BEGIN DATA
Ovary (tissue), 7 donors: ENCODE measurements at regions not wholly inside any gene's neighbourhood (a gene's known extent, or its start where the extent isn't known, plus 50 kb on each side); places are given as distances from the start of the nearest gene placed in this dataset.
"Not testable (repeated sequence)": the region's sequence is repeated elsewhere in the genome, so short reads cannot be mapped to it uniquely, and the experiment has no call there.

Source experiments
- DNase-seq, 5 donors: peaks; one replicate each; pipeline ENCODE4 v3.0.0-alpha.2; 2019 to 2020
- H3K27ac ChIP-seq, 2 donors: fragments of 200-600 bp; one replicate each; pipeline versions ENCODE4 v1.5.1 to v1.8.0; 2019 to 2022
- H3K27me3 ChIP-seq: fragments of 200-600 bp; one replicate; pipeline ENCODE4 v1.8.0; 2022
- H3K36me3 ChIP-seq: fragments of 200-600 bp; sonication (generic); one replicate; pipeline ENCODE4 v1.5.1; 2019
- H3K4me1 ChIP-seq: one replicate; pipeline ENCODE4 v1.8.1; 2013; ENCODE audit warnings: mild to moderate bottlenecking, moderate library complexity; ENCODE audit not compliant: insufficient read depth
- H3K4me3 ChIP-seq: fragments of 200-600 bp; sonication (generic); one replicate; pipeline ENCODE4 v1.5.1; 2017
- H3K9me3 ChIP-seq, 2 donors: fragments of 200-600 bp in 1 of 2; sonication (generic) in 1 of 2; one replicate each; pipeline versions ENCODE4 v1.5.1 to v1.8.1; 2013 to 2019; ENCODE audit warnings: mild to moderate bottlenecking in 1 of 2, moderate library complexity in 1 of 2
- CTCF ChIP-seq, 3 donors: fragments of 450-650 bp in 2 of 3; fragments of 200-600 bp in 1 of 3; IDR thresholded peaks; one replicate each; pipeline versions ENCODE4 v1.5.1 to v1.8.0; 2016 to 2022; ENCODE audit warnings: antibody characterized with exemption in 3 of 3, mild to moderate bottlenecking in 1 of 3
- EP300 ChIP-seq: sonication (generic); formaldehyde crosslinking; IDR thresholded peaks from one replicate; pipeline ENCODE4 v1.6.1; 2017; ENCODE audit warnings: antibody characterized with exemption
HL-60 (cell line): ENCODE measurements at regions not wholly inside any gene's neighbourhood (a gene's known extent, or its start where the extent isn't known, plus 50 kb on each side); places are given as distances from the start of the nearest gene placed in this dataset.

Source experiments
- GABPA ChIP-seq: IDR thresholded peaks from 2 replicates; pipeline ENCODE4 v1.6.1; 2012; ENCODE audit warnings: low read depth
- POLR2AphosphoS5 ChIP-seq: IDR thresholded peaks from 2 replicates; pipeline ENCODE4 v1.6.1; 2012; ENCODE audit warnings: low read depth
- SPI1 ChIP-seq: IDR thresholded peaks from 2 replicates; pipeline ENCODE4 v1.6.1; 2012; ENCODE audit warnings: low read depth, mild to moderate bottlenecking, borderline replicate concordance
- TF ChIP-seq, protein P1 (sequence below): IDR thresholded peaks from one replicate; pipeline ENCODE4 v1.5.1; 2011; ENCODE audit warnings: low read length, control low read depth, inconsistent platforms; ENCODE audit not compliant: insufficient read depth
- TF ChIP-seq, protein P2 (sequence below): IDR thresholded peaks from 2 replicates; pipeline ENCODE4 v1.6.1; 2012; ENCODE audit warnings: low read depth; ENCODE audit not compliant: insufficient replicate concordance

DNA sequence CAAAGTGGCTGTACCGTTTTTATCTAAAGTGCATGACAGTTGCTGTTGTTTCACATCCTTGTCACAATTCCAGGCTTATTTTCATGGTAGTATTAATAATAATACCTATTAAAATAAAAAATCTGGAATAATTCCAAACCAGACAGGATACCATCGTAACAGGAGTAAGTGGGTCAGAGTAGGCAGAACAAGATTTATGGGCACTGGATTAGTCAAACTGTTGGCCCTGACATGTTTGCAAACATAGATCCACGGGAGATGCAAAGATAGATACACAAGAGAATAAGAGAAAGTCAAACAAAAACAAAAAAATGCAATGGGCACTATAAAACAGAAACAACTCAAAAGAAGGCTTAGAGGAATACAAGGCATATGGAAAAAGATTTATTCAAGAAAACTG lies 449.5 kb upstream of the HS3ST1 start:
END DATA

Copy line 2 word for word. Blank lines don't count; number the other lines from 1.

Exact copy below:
"Not testable (repeated sequence)": the region's sequence is repeated elsewhere in the genome, so short reads cannot be mapped to it uniquely, and the experiment has no call there.